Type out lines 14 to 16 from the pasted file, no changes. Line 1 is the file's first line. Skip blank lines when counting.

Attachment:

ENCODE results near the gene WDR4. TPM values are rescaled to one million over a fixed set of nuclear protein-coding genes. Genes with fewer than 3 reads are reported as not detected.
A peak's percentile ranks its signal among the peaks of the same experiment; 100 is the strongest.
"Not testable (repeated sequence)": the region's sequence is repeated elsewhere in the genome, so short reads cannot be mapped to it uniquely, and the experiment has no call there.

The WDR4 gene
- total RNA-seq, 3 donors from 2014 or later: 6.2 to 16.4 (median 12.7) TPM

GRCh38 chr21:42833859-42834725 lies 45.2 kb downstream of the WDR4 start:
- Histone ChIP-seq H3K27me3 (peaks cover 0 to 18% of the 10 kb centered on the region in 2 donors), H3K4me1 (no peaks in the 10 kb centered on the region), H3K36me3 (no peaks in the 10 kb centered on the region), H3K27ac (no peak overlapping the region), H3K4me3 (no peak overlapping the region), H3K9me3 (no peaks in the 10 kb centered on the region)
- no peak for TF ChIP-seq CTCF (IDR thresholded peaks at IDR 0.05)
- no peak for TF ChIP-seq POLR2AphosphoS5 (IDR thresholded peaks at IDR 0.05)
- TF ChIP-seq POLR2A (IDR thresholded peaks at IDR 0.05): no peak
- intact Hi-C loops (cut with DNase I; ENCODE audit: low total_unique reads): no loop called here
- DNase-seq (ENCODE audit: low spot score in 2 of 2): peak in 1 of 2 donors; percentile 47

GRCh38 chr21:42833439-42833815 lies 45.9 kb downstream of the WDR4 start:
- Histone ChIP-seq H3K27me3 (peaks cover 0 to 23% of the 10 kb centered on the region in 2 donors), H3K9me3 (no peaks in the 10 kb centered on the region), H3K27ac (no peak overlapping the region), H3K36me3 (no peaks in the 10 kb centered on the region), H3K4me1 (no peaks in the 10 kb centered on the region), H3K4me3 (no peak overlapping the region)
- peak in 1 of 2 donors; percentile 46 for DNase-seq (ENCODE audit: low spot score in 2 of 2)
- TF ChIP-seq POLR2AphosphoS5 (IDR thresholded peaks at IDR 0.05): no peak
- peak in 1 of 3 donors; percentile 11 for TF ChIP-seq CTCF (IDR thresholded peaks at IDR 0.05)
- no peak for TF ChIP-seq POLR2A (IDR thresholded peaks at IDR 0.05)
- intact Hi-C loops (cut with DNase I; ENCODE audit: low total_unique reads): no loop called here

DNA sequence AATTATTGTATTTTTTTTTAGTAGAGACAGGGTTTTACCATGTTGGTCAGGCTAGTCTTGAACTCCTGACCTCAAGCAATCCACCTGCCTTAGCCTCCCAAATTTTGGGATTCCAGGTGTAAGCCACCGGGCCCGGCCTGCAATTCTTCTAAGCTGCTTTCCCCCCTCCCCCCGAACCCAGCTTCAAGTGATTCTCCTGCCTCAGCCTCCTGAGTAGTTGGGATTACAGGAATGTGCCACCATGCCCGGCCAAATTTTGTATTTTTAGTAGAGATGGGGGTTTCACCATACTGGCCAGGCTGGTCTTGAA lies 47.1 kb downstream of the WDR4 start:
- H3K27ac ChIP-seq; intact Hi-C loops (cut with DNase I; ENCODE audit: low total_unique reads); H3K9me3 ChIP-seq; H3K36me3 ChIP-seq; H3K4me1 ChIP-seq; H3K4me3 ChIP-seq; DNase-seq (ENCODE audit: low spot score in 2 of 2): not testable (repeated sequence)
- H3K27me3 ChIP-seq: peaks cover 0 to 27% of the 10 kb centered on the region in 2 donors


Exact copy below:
- Histone ChIP-seq H3K27me3 (peaks cover 0 to 23% of the 10 kb centered on the region in 2 donors), H3K9me3 (no peaks in the 10 kb centered on the region), H3K27ac (no peak overlapping the region), H3K36me3 (no peaks in the 10 kb centered on the region), H3K4me1 (no peaks in the 10 kb centered on the region), H3K4me3 (no peak overlapping the region)
- peak in 1 of 2 donors; percentile 46 for DNase-seq (ENCODE audit: low spot score in 2 of 2)
- TF ChIP-seq POLR2AphosphoS5 (IDR thresholded peaks at IDR 0.05): no peak